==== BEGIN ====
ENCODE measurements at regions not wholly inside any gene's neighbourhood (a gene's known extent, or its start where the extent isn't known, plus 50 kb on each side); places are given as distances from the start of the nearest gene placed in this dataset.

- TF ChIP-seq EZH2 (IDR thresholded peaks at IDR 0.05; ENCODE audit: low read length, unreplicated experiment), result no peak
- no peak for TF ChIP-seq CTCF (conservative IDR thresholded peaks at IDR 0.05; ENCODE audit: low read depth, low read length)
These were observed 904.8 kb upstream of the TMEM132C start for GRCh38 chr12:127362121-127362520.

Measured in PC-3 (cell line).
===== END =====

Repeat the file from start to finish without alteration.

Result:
ENCODE measurements at regions not wholly inside any gene's neighbourhood (a gene's known extent, or its start where the extent isn't known, plus 50 kb on each side); places are given as distances from the start of the nearest gene placed in this dataset.

- TF ChIP-seq EZH2 (IDR thresholded peaks at IDR 0.05; ENCODE audit: low read length, unreplicated experiment), result no peak
- no peak for TF ChIP-seq CTCF (conservative IDR thresholded peaks at IDR 0.05; ENCODE audit: low read depth, low read length)
These were observed 904.8 kb upstream of the TMEM132C start for GRCh38 chr12:127362121-127362520.

Measured in PC-3 (cell line).